Who: Mondelez UK Limited t/a Cadbury (Cadbury), the Advertising Standards Authority (ASA) and the Children’s Food Campaign (Sustain)
Where: United Kingdom
When: 6 March 2019
Law stated as at: 8 April 2019
The ASA has ruled against a number of Cadbury’s adverts which promoted the popular Freddo chocolate bar by deciding that some of the adverts were for products that were high in fat, salt or sugar (HFSS) and directed at children.
The adverts consisted of the following:
- a poster ad featuring an image of Freddo the Frog with the title ‘Freddo and the Missing Hop‘. The poster also contained text stating “PARENTS, SEARCH ‘MISSING HOP” FOR THE FULL ADVENTURE www.cadbury.co.uk/freddo“. This poster was displayed at a bus stop near to a primary school;
- the website www.cadbury.co.uk/freddo, which featured branding, a comic book and promotions;
- a promotions webpage on www.cadbury.co.uk/freddo, which required age verification to enter. The page offered the chance to “WIN BIG ADVENTURES WITH FREDDO & FRIENDS“;
- a downloadable comic book titled ‘The Missing Hop’, which featured an image of Freddo the Frog;
- an audiobook version of ‘The Missing Hop‘;
- a YouTube video titled ‘Freddo meet Freddo – UK‘, where the cartoon Freddo interacted with a chocolate version of the character; and
- a second YouTube video titled ‘The Missing Hop‘ which included the caption “Parents, search the ‘Missing Hop’ for the full adventure“.
The Children’s Food Campaign (Sustain) challenged whether these adverts that were for HFSS products were being directed at children through the context in which they appeared.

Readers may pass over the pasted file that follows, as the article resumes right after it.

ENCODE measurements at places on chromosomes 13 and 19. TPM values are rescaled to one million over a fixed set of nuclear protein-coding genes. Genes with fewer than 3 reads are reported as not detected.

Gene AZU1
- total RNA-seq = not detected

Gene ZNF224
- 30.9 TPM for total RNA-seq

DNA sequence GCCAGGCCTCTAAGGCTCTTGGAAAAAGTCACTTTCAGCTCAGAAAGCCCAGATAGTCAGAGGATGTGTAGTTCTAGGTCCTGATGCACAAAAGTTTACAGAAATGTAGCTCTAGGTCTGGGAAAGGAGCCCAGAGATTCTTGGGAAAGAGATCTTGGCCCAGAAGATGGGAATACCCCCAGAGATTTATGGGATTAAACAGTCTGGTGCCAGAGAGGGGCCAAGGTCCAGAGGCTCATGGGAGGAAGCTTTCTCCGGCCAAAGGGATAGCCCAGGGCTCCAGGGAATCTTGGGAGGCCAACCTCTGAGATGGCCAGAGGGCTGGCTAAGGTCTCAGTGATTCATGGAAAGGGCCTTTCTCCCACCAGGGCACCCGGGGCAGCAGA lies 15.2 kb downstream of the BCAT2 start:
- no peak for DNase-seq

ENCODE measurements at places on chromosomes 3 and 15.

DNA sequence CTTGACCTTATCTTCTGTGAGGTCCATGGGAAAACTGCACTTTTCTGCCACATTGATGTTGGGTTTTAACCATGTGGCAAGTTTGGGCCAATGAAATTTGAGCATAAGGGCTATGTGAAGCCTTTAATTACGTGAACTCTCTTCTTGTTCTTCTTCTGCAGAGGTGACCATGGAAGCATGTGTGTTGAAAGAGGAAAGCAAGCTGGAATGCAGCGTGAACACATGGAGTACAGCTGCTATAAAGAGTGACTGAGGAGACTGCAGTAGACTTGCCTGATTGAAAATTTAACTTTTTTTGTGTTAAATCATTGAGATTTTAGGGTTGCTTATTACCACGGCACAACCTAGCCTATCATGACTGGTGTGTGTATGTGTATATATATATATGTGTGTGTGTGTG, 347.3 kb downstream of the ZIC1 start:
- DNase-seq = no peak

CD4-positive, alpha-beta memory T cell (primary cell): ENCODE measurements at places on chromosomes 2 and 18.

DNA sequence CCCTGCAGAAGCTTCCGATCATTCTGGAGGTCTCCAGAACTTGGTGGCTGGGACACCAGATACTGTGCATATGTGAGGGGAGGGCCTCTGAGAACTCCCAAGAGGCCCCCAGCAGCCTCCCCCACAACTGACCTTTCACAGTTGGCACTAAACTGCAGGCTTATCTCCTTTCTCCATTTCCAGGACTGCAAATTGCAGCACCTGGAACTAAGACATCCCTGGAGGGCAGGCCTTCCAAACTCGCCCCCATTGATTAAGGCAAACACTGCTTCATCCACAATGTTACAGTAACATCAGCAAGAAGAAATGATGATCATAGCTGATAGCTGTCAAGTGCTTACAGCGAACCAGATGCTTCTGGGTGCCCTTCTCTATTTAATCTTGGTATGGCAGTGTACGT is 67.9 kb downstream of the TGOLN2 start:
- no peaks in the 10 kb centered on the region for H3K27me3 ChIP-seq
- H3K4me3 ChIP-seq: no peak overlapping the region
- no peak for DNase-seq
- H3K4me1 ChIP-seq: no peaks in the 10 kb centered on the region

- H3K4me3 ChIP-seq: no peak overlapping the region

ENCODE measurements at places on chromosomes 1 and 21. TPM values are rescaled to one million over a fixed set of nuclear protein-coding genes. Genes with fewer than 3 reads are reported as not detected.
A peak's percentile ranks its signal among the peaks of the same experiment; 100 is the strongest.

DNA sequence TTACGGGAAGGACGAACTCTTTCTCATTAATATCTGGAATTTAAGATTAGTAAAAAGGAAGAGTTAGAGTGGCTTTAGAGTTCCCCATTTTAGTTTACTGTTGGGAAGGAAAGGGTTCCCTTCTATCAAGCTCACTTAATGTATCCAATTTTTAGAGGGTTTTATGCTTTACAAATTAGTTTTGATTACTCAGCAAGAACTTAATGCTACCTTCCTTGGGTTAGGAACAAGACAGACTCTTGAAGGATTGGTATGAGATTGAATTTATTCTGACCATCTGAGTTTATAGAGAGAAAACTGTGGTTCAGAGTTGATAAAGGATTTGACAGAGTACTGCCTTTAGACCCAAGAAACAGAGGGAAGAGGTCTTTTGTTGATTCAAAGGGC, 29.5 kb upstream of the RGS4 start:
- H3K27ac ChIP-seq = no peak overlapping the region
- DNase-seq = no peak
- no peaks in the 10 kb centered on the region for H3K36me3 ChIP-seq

Cadbury contended that the adverts were not focused on children under 16, and the website was targeted at adults and parents to enjoy with their children. Cadbury argued that the comic book was not a HFSS advert as it did not include any Cadbury branding and it was aimed at parents who would read the comic with their children.
In relation to the poster that was displayed near the primary school, Cadbury stated that this was poster had been placed there in error. The poster was removed and Cadbury stated that it, alongside JCDecaux (the owner of the poster site), would take steps to ensure this would happen again.
The ASA ruled that a), b), d) and e) above were in breach of the CAP Code. The CAP Code states that no medium should be used to advertised HFSS products where more than 25% of the audience is under 16 years old. The YouTube videos and the promotions webpage were judged not to be in contravention of the Code. The ASA used Cadbury’s YouTube channel data to determine that the likely demographic of the audiences of the videos. The ASA noted that while less than 25% of the subscriber base were aged under 18, it was not possible to know whether less than 25% of the overall audience was over the age of 18 or not. This is because videos were watched by users that were not logged in or unregistered. Nonetheless, the ASA decided that these viewers would not create a substantial difference to the channel’s viewing demographic. The promotion with prizes for the family and restrictions on age of entry was found to be acceptable as it did not target children.
Why this matters
The ruling serves as a good reminder of the importance of retaining audience figures. Despite the limitations in using YouTube audience data (e.g. children often watching YouTube videos on their parents’ accounts), the ASA accepted that the audience data for Cadbury’s channel indicated the likely audience the videos were meant to target. The ASA has frequently taken this approach to age targeting online.
The ruling also serves as a reminder of how characters associated with HFSS products (which may carry a large amount of brand equity) must be used with care. In this case, the presence of Freddo the Frog meant that these materials were adverts, and consequently adverts for an HFSS product. This is the case even when the materials are not obviously adverts, for example, the comic books and audiobooks.